Dragonflies belong to the Odonata (an order of carnivorous insects), and they are one of the oldest insects that are still around today. They have not changed much from their ancestors and all Odonata share some similar characteristics in vision, life cycle, habitat, morphology flight, hunting prey and mating. Dragonflies feature slender abdomens and middle sections, broad wings, and these beautiful insects are excellent fliers. They soar and swoop, dip and jerk at incredible angles, smack the water to grab an insect, and even rise vertically like a helicopter. The world’s largest are the Australian Giant Petaltail dragonfly which has a wingspan of about 6.5 inches and the Giant Hawaiian Dragonfly that some claim can have a wingspan of 7.5 inches. There is also a damselfly which belongs to the dragonfly family (Odonata) that is also a big one, as the Central American Damselfly can have a wingspan of about 7.5 inches. The black petaltail dragonfly (Tanypteryx hageni) is a member of a dragonfly family that predated the dinosaurs. This enigmatic and rare insect has a narrow black body slightly more than two inches in length, with yellow dots on its head and body. If you sit quietly on a vegetated bank of almost any pond or wet area during the hottest part of a sunny summer day, you will most likely be able to see a host of dragonflies.
Dragonets are small, perciform (most numerous order of vertebrates, containing about 41% of all bony fish), marine fish of the diverse family Callionymidae (warm-water shallow-water bottom-dweller fish) found mainly in the tropical waters of the western Indo-Pacific. They are vibrantly colored and slow-moving, which makes them interesting for the marine aquarium, but they are hard to keep unless you are an experienced hobbyist. They have long, scale-less bodies which are adorned with intricate patterns.
The Shocking pink dragon millipede arthropod defends itself by producing cyanide. Dragon millipedes are members of the Desmoxytes genus, which currently contains 33 species ranging from northern China, through Indochina and south through Myanmar, Thailand, Vietnam and southern Malaysia. Their peculiar-looking spiky appendages and often brightly colored bodies, makes the dragon millipedes look like characters from an extra-terrestrial horror movie.
Flying dragon lizards of Southeast Asia and India are quite well camouflaged, until they spread their wings. Flying dragons glide through the treetops using their colorful patagia (membrane or fold of skin between the forelimbs and hind limbs), wing-like structures. Their wings are supported by their ribs and they can glide half the length of a football field and still be able to swoop in for a perfect landing. They fly to commute and escape predators, and their patagia also helps the male flying dragons reptiles show off to females during courtship displays.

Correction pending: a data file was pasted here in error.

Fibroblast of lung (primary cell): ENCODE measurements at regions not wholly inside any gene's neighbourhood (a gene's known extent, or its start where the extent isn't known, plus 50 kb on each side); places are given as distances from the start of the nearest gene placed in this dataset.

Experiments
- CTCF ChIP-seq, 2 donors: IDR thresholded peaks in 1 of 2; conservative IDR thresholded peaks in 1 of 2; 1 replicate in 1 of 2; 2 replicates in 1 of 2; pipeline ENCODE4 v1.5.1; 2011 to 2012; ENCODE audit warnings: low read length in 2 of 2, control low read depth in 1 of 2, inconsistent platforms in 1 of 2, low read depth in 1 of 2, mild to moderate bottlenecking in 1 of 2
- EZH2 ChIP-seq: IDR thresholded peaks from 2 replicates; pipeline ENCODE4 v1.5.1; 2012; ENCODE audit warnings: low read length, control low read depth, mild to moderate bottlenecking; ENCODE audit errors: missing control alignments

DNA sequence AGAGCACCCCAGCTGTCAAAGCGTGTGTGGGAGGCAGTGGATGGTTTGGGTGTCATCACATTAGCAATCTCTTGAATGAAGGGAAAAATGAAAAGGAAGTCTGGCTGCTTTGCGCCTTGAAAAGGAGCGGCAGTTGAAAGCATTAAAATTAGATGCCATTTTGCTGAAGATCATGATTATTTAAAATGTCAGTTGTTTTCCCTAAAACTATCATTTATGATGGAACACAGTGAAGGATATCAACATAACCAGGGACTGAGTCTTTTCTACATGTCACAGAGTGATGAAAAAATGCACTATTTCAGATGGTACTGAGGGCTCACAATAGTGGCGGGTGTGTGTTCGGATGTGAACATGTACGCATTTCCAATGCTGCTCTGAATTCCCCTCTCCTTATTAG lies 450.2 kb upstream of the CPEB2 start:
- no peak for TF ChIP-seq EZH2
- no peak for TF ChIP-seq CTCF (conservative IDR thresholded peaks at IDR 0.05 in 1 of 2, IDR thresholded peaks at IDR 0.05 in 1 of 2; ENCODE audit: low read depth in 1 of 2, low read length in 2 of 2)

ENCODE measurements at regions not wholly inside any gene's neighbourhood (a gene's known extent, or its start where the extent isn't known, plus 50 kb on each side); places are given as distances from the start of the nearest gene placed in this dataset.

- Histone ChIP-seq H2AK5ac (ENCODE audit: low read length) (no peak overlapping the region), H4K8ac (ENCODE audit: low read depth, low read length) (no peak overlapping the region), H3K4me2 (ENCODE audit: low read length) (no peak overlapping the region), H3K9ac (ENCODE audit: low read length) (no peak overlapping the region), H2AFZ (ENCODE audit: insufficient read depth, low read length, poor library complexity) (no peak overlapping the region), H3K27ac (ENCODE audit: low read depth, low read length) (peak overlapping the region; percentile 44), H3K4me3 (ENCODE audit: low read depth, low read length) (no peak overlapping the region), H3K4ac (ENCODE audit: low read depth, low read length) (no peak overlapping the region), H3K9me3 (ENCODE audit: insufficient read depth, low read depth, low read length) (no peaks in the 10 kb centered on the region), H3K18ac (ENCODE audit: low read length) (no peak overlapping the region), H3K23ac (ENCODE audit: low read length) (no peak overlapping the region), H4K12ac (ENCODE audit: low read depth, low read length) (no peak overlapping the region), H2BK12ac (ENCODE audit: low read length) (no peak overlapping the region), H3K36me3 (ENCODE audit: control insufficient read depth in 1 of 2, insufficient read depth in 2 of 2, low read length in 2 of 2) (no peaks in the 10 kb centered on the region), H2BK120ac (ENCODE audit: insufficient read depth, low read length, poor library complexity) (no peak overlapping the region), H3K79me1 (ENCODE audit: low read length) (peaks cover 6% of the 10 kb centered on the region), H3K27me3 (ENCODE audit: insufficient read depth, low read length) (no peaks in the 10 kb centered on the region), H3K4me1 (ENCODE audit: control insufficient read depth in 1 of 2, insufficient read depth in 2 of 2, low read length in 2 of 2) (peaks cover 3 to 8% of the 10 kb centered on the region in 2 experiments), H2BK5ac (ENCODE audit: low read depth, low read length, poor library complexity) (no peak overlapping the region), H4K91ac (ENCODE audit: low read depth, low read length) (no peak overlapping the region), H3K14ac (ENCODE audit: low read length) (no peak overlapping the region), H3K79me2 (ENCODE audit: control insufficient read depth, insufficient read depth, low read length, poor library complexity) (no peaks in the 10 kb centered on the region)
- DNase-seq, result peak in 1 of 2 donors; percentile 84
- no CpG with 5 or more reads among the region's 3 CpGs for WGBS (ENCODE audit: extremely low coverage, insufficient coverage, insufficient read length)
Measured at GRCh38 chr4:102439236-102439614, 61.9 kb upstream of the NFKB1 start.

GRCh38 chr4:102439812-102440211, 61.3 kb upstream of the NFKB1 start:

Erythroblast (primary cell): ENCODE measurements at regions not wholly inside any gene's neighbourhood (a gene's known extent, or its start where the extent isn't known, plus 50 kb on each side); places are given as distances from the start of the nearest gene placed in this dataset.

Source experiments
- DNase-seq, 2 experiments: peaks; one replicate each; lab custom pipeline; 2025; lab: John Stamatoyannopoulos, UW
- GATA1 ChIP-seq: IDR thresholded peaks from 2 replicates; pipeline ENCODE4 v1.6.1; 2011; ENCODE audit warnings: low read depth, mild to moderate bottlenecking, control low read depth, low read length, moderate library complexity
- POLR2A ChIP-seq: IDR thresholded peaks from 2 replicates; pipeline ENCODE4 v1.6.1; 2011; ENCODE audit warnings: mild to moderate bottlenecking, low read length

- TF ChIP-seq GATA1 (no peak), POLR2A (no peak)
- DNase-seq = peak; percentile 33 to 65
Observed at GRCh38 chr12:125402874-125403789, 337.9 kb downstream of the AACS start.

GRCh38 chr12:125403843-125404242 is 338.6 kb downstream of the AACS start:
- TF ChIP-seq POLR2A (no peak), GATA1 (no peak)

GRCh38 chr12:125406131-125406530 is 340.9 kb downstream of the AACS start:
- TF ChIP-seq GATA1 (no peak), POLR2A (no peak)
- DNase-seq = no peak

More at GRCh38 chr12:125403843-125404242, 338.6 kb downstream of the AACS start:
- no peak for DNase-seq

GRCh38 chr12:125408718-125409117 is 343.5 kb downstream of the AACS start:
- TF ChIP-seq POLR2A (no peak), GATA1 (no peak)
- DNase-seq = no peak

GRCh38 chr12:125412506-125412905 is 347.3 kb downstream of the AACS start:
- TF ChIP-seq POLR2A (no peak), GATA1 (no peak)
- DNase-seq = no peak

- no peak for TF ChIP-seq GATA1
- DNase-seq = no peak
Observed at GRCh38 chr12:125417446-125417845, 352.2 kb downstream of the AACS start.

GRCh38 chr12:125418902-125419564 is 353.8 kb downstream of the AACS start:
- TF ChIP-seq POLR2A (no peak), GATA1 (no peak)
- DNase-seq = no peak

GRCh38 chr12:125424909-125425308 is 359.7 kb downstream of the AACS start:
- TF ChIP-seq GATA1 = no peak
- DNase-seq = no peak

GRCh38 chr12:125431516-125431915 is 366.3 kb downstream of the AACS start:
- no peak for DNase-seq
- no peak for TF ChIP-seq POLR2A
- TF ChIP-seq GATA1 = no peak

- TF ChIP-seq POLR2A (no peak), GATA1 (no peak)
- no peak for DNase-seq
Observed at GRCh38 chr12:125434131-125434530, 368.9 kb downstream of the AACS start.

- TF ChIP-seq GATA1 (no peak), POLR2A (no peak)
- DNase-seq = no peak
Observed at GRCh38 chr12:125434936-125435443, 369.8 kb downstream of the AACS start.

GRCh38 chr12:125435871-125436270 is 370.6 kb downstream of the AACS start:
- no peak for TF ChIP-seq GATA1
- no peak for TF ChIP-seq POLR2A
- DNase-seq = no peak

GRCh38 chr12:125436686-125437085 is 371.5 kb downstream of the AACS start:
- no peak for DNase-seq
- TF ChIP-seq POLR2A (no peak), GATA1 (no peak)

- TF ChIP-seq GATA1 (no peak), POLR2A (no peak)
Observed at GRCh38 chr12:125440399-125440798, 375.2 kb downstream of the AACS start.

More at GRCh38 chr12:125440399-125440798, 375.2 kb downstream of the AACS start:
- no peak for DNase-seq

The black dragonfish Idiacanthus atlanticus is a rather strange-looking, long and slender fish that lives in the mesopelagic (layer of the ocean, a few hundred meters below the surface, where little light penetrates) and bathypelagic waters of the world’s oceans, typically being found at depths of between 5000-7000 feet. Among the species more notable qualities are its distinct looking long fang-like teeth, its bioluminescence, it’s bizarre method of sexual reproduction, and its method of hunting. In its larval stage, the female black dragonfish has eyestalks that can reach half its body length and allow her to see farther in the deep. As she grows, her eyes recede, and she blossoms huge teeth, featuring rows of light-producing organs lining the body; and a barbel, a whisker-like chin projection. The males, in comparison, are tiny and toothless, living only long enough to mate.
The Blue dragon nudibranch (soft-bodied, marine gastropod mollusc or sea slug) is gorgeous at just 2.3 inches long and it is packed with surprises. They spend their lives floating on the ocean surface upside-down, and swallow air to help them stay afloat. The blue dragon is known to steal stinging cells, called nematocysts, from the Portuguese man-of-war jelly fish, and store them in specialized organs in the tips of their cerata (dorsal and lateral outgrowths on the upper surfaces), or wings and if they are threatened by a predator, they will discharge the stinging cells.
The Ruby Seadragon uses its red color as a camouflaging tactic at certain depths, because red is the first color of the spectrum that gets filtered out underwater, so these fish appear black, which helps them hide from predators. Their masquerade is likely why they don’t have the same leaf-shaped camouflage appendages the leafy seadragon and common or weedy seadragon blend in. Also unlike their cousins, ruby seadragon males carry their babies, but under their tails, not in their bellies.